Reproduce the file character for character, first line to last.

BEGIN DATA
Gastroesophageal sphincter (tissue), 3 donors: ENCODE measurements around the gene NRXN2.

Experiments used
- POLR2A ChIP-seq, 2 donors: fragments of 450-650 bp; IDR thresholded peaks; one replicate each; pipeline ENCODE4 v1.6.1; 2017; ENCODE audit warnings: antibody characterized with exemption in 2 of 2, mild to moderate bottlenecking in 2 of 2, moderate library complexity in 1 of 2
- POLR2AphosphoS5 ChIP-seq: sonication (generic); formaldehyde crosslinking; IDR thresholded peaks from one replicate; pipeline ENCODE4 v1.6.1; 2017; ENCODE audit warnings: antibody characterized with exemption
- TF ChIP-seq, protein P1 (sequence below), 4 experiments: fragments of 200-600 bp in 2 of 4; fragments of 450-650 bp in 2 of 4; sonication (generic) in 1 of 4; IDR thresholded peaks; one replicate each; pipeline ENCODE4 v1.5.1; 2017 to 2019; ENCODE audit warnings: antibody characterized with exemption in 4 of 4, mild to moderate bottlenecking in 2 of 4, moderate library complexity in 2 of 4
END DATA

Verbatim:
Gastroesophageal sphincter (tissue), 3 donors: ENCODE measurements around the gene NRXN2.

Experiments used
- POLR2A ChIP-seq, 2 donors: fragments of 450-650 bp; IDR thresholded peaks; one replicate each; pipeline ENCODE4 v1.6.1; 2017; ENCODE audit warnings: antibody characterized with exemption in 2 of 2, mild to moderate bottlenecking in 2 of 2, moderate library complexity in 1 of 2
- POLR2AphosphoS5 ChIP-seq: sonication (generic); formaldehyde crosslinking; IDR thresholded peaks from one replicate; pipeline ENCODE4 v1.6.1; 2017; ENCODE audit warnings: antibody characterized with exemption
- TF ChIP-seq, protein P1 (sequence below), 4 experiments: fragments of 200-600 bp in 2 of 4; fragments of 450-650 bp in 2 of 4; sonication (generic) in 1 of 4; IDR thresholded peaks; one replicate each; pipeline ENCODE4 v1.5.1; 2017 to 2019; ENCODE audit warnings: antibody characterized with exemption in 4 of 4, mild to moderate bottlenecking in 2 of 4, moderate library complexity in 2 of 4